Scope and arrangement
The Jerzy Fitelberg papers hold the composer's score manuscripts and personal files containing clippings, correspondence and concert programs. Scores make up the bulk of the collection and contain works composed from 1921 to 1951. Among them are solo instrumental pieces; string quartets and other chamber works; songs for voice and piano; a choral work; orchestral concerti for piano, violin, and string quartet; works for full orchestra including Les Adventures de Mickey (1934) and The Golden Harp: Variations on a Polish Folk Song for String Orchestra (1943); the children's opera Henny Penny (1949); and Fitelberg's film scores. The papers also hold a small set of score manuscripts by other composers, including Grzegorz Fitelberg, Alexander Spitzmüller, Eduard Steuermann, and Karol Szymanowski.
The clipping files and concert programs document Fitelberg's career in Europe and America from the late 1920s until his death. The correspondence is sparse but includes letters from Artur Rodzinski, Margaret Carson, and the American Academy of Arts and Letters concerning the grant it awarded to Fitelberg.
The Jerzy Fitelberg papers are arranged in two series:
- 1921-195120 boxes
This series holds the bulk of the collection. Nearly all the scores are manuscripts (or copies of manuscripts). Many have sketches and draft versions in addition to final scores and parts produced by copyists or by Fitelberg himself.
The scores range from works composed in Fitelberg's late teens to his last completed composition, Concertino Da Camera (1951). Among them are solo pieces for piano, violin, cello, organ and harp; six string quartets, as well as other chamber music for wind quintets and unique combinations; orchestral concerti for piano, violin and string quartet, and a Concertino for Trombone, Piano and String Orchestra (1947); songs for voice and piano; the choral piece Pan Tralalinski (1942); several pieces for full orchestra, including Eine Kammer Sinfonie, Op. 11 (1922), Suite for Orchestra (1924), Etude for Orchestra (1932), Les Adventures de Mickey (1934), and The Golden Harp: Variations on a Polish Folk Song for String Orchestra (1943); and an opera for children entitled Henny Penny (1949). Scores for three pieces, Die Indische Harfe, Kleine Musik für Rundfunk and Symphony for Winds were microfilmed and cataloged under *ZZ-32378.
The scores also hold Fitelberg's scores for the films Poland Fights On and Polish Pictures; an arrangement of J.S. Bach's Passacaglia (BWV 582); and Fitelberg's performance notes for The Tale of Tsar Saltan by Rimsky-Korsakov. Three of Fitelberg's works, Lost Phantasies, Silverblue and A Timely Tale, were composed under the pseudonym of Steve Terry. In addition, the scores contain several finished but untitled works, unfinished pieces, and untitled/unfinished sketches.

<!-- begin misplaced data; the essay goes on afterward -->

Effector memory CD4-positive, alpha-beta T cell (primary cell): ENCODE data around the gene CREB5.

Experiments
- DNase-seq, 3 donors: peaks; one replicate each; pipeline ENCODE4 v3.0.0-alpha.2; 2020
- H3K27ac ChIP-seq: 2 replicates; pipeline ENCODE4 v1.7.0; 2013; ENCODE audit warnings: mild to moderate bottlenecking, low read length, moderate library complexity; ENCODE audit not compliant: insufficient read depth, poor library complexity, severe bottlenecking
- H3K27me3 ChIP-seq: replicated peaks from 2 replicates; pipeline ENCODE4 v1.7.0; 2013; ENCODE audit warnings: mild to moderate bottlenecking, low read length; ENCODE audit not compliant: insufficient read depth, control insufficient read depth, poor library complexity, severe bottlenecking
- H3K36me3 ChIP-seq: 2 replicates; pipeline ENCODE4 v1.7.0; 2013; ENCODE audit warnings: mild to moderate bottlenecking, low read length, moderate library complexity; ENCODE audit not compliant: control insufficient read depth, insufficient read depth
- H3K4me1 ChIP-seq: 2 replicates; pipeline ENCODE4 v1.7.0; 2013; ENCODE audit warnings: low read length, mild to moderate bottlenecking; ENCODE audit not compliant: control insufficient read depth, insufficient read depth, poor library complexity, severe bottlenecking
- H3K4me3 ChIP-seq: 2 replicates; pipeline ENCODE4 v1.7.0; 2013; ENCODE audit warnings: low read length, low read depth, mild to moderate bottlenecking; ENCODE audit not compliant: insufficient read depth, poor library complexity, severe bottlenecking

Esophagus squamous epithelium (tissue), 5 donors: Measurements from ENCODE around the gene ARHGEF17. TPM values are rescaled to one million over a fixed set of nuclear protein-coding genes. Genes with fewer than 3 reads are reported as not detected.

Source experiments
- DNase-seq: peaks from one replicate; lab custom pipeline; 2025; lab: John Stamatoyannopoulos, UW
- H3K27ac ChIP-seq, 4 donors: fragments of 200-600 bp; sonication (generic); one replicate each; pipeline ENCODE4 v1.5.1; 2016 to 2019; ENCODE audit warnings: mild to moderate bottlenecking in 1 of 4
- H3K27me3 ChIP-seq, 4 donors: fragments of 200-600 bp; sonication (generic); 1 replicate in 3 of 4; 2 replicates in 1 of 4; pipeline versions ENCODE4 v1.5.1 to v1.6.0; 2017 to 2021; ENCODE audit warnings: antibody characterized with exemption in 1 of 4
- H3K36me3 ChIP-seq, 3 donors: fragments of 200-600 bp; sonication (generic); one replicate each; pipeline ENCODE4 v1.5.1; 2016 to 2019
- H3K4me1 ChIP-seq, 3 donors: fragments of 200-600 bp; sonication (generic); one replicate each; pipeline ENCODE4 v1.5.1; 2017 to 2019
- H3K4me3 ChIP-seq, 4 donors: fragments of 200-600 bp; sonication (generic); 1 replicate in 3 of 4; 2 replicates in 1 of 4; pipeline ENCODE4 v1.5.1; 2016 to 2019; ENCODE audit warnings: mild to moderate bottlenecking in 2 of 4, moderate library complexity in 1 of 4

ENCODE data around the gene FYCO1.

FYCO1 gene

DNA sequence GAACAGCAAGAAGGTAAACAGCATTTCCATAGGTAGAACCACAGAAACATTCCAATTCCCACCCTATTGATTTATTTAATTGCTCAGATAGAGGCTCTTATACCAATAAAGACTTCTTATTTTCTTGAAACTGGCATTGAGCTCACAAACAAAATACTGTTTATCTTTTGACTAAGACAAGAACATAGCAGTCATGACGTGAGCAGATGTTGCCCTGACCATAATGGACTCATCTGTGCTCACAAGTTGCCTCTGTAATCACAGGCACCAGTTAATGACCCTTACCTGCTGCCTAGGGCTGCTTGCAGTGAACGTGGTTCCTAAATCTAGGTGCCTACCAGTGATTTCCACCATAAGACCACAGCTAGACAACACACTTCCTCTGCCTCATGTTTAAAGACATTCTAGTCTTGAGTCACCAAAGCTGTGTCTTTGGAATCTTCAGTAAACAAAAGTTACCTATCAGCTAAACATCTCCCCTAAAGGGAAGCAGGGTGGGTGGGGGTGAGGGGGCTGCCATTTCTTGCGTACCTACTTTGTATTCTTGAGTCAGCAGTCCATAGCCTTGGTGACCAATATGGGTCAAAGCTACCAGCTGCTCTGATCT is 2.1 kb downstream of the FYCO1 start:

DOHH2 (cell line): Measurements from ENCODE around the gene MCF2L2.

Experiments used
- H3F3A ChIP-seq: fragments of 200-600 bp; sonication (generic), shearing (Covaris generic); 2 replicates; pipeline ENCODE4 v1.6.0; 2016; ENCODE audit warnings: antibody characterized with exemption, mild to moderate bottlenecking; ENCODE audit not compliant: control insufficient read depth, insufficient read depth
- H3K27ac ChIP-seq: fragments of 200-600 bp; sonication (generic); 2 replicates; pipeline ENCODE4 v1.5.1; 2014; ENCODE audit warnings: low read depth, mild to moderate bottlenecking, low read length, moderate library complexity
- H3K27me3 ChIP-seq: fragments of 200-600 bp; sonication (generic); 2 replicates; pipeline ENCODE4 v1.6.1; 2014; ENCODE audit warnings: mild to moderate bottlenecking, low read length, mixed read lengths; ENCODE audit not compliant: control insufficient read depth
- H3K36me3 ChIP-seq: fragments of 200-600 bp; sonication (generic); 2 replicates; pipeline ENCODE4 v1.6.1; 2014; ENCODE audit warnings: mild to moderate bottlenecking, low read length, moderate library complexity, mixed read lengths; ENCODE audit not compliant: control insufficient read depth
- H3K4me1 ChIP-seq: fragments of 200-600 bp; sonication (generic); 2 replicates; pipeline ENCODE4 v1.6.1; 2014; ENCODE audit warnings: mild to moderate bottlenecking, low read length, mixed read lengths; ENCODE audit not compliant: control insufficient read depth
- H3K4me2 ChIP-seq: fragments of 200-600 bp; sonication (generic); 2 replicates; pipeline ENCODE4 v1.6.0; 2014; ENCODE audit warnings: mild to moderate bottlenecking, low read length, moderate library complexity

Fitelberg's scores also contain the manuscripts for works by several other composers, including his father, Grzegorz, Alexander Spitzmüller, Eduard Steuermann, and Karol Szymanowski.
- 1927-19522 boxes
This series holds clipping files, correspondence and concert programs. The clippings, which cover Fitelberg's career from 1927 until shortly after his death, are from European and American newspapers advertising and reviewing performances of Fitelberg's music, and publicizing his honors and prizes. Clippings dating from after Fitelberg's death were collected by his widow, Tamara.
The small quantity of correspondence includes letters from the American Academy of Arts and Letters and the Pennsylvania College for Women announcing Fitelberg's honors; a grant application to the John Simon Guggenheim Memorial Foundation filled out by Fitelberg but never submitted; letters from Artur Rodzinski and Margaret Carson; and publicity material including biographies and composition lists. The correspondence also holds letters to and from Tamara Fitelberg after her husband's death.
The concert programs are from European and American events and venues, including several ISCM and German music festivals, the Brooklyn Academy of Music, and the award ceremony for Fitelberg's grant from the American Academy of Arts and Letters.